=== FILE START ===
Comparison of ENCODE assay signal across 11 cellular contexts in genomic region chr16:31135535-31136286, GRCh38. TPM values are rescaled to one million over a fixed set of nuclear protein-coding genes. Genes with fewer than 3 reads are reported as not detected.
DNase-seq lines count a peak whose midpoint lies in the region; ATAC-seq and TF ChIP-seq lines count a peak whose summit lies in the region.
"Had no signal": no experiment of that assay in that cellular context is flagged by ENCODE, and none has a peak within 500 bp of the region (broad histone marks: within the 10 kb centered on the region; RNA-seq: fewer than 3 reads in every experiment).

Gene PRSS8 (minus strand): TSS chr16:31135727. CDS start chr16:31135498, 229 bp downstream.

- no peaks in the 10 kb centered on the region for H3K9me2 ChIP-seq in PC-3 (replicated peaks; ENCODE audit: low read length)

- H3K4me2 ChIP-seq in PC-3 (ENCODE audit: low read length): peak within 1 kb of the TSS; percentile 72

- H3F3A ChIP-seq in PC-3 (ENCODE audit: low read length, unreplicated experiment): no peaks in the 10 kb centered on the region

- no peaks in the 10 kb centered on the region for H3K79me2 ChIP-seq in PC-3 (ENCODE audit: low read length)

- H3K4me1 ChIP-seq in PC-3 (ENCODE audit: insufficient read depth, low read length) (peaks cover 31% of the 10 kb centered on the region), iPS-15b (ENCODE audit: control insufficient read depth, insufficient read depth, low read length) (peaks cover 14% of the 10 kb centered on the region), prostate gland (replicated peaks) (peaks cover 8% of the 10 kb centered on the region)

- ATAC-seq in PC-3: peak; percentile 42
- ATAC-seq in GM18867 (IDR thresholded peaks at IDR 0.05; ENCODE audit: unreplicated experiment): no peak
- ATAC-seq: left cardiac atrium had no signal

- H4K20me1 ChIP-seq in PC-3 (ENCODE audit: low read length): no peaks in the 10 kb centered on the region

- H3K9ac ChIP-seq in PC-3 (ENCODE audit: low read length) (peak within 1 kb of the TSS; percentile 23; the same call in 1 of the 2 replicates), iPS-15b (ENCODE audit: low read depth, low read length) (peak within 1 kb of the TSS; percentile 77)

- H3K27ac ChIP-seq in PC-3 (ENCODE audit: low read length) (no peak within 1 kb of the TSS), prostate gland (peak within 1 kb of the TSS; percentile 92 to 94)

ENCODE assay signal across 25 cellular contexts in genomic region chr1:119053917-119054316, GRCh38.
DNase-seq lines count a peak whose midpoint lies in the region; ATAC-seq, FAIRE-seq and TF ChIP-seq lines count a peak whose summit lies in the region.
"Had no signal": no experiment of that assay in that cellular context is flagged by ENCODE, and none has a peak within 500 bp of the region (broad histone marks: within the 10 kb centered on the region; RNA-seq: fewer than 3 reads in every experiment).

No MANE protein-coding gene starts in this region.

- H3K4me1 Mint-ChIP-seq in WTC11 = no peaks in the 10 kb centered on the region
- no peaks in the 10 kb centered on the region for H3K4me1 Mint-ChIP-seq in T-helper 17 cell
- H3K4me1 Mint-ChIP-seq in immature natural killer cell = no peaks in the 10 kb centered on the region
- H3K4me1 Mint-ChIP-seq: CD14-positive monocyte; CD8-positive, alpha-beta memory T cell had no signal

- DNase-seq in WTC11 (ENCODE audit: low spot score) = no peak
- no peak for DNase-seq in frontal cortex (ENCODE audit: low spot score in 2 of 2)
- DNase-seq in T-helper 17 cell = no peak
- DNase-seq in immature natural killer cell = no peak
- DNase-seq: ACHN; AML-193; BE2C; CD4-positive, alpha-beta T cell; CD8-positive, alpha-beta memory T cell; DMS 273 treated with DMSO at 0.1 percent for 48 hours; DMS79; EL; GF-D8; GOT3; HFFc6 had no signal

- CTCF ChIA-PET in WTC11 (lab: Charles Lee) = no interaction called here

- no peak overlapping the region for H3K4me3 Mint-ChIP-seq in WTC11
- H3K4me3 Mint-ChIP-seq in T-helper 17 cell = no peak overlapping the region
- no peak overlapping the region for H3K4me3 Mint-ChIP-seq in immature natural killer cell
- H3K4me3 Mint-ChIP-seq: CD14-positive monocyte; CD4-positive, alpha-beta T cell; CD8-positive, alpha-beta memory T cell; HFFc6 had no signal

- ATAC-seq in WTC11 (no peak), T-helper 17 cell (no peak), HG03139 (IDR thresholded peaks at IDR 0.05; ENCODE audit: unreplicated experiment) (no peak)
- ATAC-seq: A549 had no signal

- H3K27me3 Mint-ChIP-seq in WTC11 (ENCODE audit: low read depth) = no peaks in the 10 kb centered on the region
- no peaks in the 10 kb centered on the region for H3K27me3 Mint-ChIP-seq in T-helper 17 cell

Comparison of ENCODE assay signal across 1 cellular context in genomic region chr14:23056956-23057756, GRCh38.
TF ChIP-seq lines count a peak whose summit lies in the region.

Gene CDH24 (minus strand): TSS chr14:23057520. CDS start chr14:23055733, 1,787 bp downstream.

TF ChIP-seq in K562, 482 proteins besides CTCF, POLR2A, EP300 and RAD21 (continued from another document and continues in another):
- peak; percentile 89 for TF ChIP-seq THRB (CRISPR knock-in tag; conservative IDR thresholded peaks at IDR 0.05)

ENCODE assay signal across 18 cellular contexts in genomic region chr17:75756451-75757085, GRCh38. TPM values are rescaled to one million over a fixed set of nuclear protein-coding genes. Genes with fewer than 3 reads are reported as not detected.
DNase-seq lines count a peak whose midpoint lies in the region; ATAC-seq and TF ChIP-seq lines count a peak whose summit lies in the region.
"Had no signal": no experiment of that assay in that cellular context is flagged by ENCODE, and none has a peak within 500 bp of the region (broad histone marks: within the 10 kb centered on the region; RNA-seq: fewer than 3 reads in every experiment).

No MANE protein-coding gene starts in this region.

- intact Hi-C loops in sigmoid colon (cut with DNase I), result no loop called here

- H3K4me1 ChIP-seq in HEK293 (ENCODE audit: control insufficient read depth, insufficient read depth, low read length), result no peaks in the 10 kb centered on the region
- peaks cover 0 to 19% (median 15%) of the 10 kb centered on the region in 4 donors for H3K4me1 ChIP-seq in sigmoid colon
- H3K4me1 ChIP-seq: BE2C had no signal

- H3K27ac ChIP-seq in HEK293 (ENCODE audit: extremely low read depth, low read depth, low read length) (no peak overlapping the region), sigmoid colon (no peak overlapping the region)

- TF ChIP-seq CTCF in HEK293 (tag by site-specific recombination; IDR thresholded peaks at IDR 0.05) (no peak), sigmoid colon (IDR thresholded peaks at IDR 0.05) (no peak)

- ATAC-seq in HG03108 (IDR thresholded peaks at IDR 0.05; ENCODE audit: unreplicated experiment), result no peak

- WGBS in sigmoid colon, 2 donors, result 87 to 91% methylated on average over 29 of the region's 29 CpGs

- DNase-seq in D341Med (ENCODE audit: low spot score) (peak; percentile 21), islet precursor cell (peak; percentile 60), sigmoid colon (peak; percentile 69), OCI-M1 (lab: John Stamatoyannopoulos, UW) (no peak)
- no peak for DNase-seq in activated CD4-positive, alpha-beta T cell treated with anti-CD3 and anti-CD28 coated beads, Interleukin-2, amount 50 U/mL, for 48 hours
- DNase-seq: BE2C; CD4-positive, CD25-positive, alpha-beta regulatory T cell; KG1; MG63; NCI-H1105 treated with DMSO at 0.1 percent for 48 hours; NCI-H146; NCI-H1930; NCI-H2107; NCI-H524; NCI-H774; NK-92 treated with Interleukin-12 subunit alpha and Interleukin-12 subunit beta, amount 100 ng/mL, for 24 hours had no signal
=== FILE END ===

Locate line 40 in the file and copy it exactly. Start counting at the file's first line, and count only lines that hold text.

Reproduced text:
Gene CDH24 (minus strand): TSS chr14:23057520. CDS start chr14:23055733, 1,787 bp downstream.